Letting a Property

Want to be a landlord? Here’s what you need to know.

Being a landlord comes with a range of legal responsibilities and requirements that must be adhered to. Here, we list some of the most important ones.

Financial and legal responsibilities

There are a number of financial and legal factors to take into account before letting a property. You’ll need to check that your proposed tenant has the right to rent your property (if it’s in England), and you will also have to protect your tenant’s deposit in a government-approved scheme.

See also: How to be a Good Landlord

You’ll also have to pay income tax on your rental income—excluding your day-to-day running expenses—and if your letting of the property counts as running a business you’ll also have to pay Class 2 National Insurance. If you have a mortgage on the property you want to rent out, you must get permission from your mortgage lender.


As a landlord you must ensure your rented properties are kept safe and free from health hazards, and that all gas and electrical equipment is safely installed and maintained. You will also have to provide an Energy Performance Certificate for the property. Fire safety is also part of your remit, so you will need to fit and test smoke and carbon monoxide alarms.

Be aware that your local council may decide to carry out a Housing Health and Safety Rating System inspection to make sure the property is safe for tenants to live there.

See also: Getting Started as a Landlord

Making repairs

It’s your responsibility to keep your property in good condition. If you need to make a repair, you do have a legal right to enter the property to inspect it or carry out repairs, but you must give tenants at least 24 hours notice—aside from emergencies, when immediate access may be possible.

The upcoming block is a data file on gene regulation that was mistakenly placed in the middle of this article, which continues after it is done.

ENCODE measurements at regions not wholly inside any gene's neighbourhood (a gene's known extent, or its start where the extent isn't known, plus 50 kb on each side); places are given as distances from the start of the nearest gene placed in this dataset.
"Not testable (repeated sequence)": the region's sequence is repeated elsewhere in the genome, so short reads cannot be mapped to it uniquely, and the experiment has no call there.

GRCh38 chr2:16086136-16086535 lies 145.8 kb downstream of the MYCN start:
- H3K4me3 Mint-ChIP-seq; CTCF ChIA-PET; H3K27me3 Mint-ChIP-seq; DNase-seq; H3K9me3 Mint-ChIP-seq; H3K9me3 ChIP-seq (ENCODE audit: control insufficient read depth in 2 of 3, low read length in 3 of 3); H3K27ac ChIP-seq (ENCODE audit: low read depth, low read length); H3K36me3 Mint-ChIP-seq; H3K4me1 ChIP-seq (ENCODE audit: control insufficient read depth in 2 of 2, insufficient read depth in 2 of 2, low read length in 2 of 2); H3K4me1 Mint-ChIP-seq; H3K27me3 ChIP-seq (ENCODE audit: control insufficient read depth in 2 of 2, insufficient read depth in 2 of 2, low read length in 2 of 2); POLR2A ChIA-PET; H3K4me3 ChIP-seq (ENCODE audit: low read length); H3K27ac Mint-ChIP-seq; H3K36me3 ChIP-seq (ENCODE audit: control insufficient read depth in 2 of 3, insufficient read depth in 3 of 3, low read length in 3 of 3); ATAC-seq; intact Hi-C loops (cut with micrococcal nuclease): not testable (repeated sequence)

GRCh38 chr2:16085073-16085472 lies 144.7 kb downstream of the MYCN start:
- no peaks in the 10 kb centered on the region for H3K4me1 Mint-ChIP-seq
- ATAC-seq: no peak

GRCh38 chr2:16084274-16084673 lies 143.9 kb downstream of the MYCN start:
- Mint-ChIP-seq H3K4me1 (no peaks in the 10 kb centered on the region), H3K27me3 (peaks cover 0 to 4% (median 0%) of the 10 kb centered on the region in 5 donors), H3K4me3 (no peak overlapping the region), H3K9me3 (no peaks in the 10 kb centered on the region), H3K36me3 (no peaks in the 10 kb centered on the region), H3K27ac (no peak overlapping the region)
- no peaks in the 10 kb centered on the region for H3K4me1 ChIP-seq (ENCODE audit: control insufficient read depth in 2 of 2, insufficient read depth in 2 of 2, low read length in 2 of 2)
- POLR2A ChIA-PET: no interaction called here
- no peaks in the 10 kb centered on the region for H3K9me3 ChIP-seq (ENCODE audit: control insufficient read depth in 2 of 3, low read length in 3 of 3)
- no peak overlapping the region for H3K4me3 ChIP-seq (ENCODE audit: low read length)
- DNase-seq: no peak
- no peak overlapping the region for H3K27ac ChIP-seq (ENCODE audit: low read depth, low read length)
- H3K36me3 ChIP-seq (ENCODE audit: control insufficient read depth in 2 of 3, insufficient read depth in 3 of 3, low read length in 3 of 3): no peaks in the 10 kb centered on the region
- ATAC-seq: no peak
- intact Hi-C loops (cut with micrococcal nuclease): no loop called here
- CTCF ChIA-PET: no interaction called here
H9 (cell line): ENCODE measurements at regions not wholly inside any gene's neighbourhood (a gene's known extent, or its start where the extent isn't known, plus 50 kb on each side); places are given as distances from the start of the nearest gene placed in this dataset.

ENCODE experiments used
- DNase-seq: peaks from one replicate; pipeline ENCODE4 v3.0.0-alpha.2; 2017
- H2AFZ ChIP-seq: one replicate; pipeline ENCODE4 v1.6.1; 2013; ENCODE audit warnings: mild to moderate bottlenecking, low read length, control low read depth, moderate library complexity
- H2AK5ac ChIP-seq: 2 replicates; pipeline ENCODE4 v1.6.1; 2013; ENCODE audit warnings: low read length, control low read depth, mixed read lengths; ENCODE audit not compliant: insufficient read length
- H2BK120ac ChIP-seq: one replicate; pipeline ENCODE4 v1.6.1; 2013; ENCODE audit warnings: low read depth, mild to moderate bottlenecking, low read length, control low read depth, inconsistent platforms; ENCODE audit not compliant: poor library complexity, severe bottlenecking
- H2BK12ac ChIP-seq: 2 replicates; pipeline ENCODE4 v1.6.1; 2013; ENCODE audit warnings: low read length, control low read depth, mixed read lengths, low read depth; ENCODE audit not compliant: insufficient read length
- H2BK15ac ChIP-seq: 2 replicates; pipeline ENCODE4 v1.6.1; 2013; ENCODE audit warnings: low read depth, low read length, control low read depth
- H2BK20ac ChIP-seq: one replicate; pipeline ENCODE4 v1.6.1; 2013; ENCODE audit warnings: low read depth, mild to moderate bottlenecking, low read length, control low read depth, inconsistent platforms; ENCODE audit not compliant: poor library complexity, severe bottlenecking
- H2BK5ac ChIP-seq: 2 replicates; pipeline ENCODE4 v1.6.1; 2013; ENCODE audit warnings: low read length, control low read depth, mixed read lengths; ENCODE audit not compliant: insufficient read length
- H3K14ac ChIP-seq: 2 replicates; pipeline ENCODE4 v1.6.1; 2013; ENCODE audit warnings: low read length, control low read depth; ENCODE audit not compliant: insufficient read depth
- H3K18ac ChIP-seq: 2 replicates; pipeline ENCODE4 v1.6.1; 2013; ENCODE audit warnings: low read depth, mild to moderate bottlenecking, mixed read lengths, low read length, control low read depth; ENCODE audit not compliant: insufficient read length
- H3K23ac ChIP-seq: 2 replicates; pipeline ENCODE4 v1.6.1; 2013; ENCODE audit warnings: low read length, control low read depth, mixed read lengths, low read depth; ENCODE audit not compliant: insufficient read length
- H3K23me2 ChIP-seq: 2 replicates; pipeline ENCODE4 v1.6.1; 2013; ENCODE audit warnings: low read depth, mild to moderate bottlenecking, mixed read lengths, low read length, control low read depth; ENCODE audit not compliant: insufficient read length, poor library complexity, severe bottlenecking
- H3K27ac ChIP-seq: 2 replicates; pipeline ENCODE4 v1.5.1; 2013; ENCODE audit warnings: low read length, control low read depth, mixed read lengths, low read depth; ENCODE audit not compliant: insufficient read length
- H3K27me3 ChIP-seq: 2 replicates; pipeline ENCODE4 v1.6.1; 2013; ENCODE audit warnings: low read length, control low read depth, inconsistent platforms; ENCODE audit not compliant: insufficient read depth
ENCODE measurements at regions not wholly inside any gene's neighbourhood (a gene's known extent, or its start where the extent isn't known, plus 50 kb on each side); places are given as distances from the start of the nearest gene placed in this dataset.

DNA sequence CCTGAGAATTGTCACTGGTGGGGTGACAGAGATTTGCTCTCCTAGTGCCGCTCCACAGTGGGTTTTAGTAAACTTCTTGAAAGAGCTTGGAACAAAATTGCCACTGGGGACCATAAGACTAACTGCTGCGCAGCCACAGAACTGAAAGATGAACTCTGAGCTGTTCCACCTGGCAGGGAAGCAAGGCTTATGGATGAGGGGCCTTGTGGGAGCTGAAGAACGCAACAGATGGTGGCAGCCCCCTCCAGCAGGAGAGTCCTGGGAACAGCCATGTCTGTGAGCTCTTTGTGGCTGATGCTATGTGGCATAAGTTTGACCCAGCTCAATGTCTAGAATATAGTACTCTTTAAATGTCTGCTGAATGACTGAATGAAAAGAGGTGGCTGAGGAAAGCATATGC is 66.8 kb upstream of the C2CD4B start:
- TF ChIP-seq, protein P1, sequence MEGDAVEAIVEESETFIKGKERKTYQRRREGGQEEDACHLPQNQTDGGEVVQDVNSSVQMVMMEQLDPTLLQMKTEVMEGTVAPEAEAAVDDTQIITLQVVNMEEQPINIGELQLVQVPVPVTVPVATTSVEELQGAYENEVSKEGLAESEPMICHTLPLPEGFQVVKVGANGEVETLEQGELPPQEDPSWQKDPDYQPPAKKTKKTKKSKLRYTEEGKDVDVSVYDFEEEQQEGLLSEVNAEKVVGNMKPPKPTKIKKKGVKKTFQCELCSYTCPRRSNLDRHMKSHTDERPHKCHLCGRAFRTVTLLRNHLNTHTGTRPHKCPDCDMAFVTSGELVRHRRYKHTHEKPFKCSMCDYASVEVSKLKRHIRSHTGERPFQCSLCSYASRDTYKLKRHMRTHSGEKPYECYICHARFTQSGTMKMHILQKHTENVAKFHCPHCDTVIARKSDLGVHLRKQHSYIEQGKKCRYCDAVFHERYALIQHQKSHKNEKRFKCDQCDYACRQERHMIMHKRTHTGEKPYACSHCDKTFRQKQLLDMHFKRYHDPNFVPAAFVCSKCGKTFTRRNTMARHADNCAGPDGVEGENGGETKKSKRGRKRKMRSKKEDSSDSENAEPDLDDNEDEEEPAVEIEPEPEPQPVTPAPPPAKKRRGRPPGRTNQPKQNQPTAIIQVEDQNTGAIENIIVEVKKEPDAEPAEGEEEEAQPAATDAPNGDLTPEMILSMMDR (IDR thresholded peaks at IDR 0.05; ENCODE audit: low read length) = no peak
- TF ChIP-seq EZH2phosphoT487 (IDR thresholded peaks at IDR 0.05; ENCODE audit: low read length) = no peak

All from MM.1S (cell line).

As a landlord you’ll be tasked with repairs to the structure of your property, plus basins, sinks, baths and other sanitary fittings, as well as heating and hot water systems. If you own a block of flats you’ll typically be asked to repair common areas, like staircases.

It’s important to attend to repairs quickly and thoroughly. If you don’t, tenants are entitled to start a claim in the small claims court for repairs under £5,000. Alternatively, tenants can carry out the repairs themselves and deduct the cost from their rent. If you fail to make repairs to remove hazards, tenants can request a HHSRS inspection (see ‘Safety’).

If the repairs you need to make are major, you can ask tenants to move out, but before this happens you should agree in writing how long the works will last, the tenants’ right to return and details of any alternative accommodation. Remember that you can’t repossess a property to do repairs, but if you are planning major works or want to redevelop the property then you can apply for a court order for your tenants to leave.

Finally, if repairs are highly disruptive tenants can claim a reduction on their rent—but this will depend on how much of the property is unusable.

Rent increases and disputes

You can only increase rent once a year for a periodic tenancy, while for a fixed-term tenancy you can only increase the rent if your tenancy agreement permits this. Otherwise, you will have to wait until the term ends. The rent increase you put in place must be in line with current rental prices on the open market. If your tenants judge your rent increase unfair, they can ask the First Tier Property Tribunal to rule on the right amount.

In the event of a dispute, start by speaking to tenants and if this doesn’t work, write a formal letter detailing the issue. As a last resort you can usually take your tenants to court, but it’s often cheaper and quicker to use a mediation service.

For more information visit: gov.uk/renting-out-a-property

See also: Changes to Buy-to- Let Property

See also: House Surveys: What They Look For

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